The Dlamini family have, for
as long as memory, lived in a valley on a farm near Dalton. When Mrs Dlamini,
the wife of the household head, died earlier this year, the family requested
permission to bury her in the family’s graves but were refused. They went to the
Land Claims Court but lost the case because the graves, visible across the
field, are now different farm despite the absense of a fence. After 13 weeks of
being in a mortuary, Mrs Dlamini was buried in the Dalton cemetery.
I was born here; my home homestead is below here by that stream. We were
moved from across the hill over there by the boers and we were brought here. We
came in 1974; when I think in terms of years it is 31 years. My father died here
next to that big tree, this big tree in between the fields. My mother also died
there, my sister’s children died there, my one child died there too.
The thing that became a problem is that when my wife passed away, the
farm owner told us that we cannot bury her here. That became a problem for us
because our other family members’ graves are here. Here we had just buried my
grandchild, in 2002.
What do we do today?
There was a neighbour who came and built here close. A child passed away
in his family in 2003 and he buried the child here. But now when it’s me I don’t
get a place to bury my family. The law says that if there are graves in close
proximity to the homestead, I should be able to bury in those graves.
The Zulu custom says that you should be buried in your home graves - you
must not get separated from your home graves. That worries me a lot because our
great-grandfathers home graves stay together and when you go to the ancestors,
you go and speak with them jointly. But if there is no one here, who do I speak
This is the first time we haven’t been able to bury on this farm. It has
always been that when a person dies he gets buried in your yard. This is home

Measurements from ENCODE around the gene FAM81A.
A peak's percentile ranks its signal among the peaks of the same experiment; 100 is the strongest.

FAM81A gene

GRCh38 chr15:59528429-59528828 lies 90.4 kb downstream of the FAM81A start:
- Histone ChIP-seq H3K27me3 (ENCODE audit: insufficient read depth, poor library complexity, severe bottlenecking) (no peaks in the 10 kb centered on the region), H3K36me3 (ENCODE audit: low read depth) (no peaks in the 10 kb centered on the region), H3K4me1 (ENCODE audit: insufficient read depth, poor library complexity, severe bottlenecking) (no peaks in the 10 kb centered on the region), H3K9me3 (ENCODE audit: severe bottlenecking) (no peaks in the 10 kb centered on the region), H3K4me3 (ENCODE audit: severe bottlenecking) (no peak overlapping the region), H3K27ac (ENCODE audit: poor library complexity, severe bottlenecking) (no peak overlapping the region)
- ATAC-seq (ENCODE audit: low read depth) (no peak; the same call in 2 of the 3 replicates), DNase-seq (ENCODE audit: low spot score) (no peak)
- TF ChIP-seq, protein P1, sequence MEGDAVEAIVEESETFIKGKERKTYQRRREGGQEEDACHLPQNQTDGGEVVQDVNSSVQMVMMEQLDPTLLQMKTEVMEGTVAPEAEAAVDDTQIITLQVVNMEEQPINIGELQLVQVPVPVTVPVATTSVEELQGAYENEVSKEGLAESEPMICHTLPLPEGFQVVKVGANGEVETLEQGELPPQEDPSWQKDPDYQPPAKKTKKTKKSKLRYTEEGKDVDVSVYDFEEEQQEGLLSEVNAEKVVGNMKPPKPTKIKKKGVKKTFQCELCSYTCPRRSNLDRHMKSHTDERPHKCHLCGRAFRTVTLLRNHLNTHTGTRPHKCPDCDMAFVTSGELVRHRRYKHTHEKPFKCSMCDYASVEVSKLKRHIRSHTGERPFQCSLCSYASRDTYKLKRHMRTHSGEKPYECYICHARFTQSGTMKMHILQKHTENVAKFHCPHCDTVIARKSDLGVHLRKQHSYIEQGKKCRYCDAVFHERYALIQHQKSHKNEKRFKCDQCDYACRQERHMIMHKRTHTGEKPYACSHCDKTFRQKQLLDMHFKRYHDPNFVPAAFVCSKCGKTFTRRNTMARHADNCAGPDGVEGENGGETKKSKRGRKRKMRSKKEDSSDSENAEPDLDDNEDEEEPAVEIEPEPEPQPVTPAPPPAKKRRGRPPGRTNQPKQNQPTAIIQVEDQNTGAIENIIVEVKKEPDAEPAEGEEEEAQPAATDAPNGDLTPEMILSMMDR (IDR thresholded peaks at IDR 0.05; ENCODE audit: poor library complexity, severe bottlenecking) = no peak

here, this is my kraal. When I die, I must get buried here as it’s home.
I think the reason why we can’t bury our family here is that there was a
quarrel with the farm owner. The workers wanted their payment on the third day
of August. The farm owner said to the workers that he received a letter from the
bank that said he cannot pay the workers now. I said to him that he should help
us because now we are hungry, the month has ended, this is the sixth week - are
we going to get paid on the seventh week? I said he must give us the letter so
that we can go to the court to find out if this is the law. We are being
starved. So it started there. It started there and carried on. He then stopped
me from working, taking me out of work because I spoke on behalf of my
colleagues, the workers. This has really hurt us very badly because even now as
I am speaking my family is not well. I am also not well.
And my wife has stayed for a long time without being buried. It has been
two months. I’m supposed to try and find a place for us to bury her instead of
her rotting in the mortuary.
Staying here is going to be dangerous as time goes on because we won’t
know what he is thinking about us. Maybe tomorrow you’ll find that people will
arrive and shoot us, finishing this family.
I was told to go to Pietermaritzburg and there I met a lawyer, who
handled my case of being dismissed from work. The court found in my favour and
my lawyer said that we should meet to discuss compensation. I said that I want
R15 000 fbecause I don’t know why I was dismissed from work. The farmer should